Barry Pollard told the San Diego Trauma-Informed Guide Team (SD-TIGT) how a small group of exasperated residents had rattled the corporate gates and won.
During the “trauma-informed journey” portion of January’s SD-TIGT meeting—a regular feature in which a member or guest shares challenges, triumphs and lessons learned in the course of implementing trauma-informed practices—Pollard, founder of San Diego’s three-year-old Urban Collaborative Project (UCP), told how residents in Southeast San Diego were disgusted by the condition of a local Food4Less store: wilting produce, dirty aisles, poor security.
At first, he said, community members felt hopeless. “It took me 45 minutes to convince them that they could actually do something.” A letter-writing campaign to the CEO of Kroger led to conversations with the company’s executive team and resulted in a million-dollar makeover of the store.
Meetings of the San Diego Trauma Informed Guide Team (SD-TIGT) now start with a moment of mindfulness.
That could mean a breathing exercise or a quick round-robin with each participant saying a positive word before the group dives into that day’s agenda, says Heidi Echeverria, Mobilizing Action for Resilient Communities (MARC) project manager. “We’re trying to make it a habit to start with positivism. Taking the time to do this creates a calm environment and a lightness among members.”
Cultivating trauma-informed practice, both within SD-TIGT and throughout the San Diego region, has been the focus of the first year of the MARC grant. For MARC project leaders, that meant doing their homework, thinking carefully about roles, time frames and language before each meeting.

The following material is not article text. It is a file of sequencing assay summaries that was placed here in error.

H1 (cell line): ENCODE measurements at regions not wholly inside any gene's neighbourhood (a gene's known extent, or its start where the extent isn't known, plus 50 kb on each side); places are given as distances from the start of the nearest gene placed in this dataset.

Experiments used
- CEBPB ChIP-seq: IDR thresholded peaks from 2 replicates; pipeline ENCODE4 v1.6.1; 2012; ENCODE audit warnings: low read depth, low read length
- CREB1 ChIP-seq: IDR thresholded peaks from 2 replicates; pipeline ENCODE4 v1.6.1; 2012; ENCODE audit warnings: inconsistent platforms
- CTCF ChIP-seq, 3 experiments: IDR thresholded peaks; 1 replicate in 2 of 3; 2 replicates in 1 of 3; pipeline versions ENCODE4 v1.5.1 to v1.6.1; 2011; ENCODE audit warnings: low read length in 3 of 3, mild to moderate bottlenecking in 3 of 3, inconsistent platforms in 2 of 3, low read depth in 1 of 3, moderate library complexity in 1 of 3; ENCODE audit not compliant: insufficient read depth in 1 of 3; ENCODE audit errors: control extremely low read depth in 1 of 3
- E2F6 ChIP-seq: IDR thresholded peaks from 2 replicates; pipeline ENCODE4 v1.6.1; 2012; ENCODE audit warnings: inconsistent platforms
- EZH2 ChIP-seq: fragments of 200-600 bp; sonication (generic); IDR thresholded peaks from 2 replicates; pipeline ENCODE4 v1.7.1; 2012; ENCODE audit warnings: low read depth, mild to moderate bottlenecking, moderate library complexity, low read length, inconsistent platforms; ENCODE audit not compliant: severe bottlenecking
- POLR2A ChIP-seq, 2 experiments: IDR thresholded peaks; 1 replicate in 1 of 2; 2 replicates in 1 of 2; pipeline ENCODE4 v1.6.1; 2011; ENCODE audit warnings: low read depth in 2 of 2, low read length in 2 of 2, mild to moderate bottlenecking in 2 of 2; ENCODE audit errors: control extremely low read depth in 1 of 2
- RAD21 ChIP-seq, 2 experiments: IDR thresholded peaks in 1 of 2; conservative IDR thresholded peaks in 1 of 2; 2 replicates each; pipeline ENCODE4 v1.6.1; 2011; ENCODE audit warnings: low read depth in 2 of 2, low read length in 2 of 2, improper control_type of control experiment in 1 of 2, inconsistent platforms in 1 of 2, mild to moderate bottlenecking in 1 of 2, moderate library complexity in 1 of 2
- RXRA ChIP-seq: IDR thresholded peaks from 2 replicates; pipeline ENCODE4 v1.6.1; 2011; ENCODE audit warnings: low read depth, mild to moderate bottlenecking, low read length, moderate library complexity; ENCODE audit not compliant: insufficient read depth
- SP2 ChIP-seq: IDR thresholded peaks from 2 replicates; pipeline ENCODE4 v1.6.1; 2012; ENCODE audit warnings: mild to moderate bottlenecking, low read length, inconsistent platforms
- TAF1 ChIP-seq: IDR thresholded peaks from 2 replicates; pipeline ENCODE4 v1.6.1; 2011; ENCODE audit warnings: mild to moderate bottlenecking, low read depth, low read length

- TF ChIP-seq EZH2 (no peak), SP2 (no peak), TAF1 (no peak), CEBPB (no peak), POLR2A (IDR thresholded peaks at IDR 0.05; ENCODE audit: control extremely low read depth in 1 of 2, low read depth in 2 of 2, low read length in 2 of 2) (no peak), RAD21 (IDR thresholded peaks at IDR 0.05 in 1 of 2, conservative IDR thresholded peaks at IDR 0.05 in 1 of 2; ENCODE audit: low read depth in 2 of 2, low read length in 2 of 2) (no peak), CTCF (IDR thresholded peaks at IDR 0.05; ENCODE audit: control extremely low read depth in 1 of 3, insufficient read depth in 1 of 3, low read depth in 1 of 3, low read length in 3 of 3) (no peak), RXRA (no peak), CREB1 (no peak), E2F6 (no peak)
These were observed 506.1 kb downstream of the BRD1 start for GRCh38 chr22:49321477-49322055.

When Rosa Ana Lozada trains probation officers in San Diego County, she asks, “How many of you have heard the term ‘trauma-informed care’?” Then she says, “The good news is that you’re already doing it. This is how we hope you’ll be more mindful about how to do it.”
The four-hour training, which covers early childhood trauma and its reach across the lifespan, behavioral symptoms of trauma and effective strategies to avoid re-traumatizing youth, has reached more than 700 of the county’s 1100 sworn probation staff.
Lozada is Chief Executive Officer of Harmonium, Inc., a 40-year-old nonprofit that provides education, intervention and prevention services—all through a holistic, collaborative lens—to boost well-being in children, youth and their parents or caregivers. For her and other members of the San Diego Trauma Informed Guide Team (SD-TIGT), the probation officers’ training is just one of the region’s multiple, simultaneous paths toward community resilience.
The Health Federation of Philadelphia serves as a keystone supporting a network of Community Health Centers as well as the broader base of public and private-sector organizations that deliver health and human services to vulnerable populations.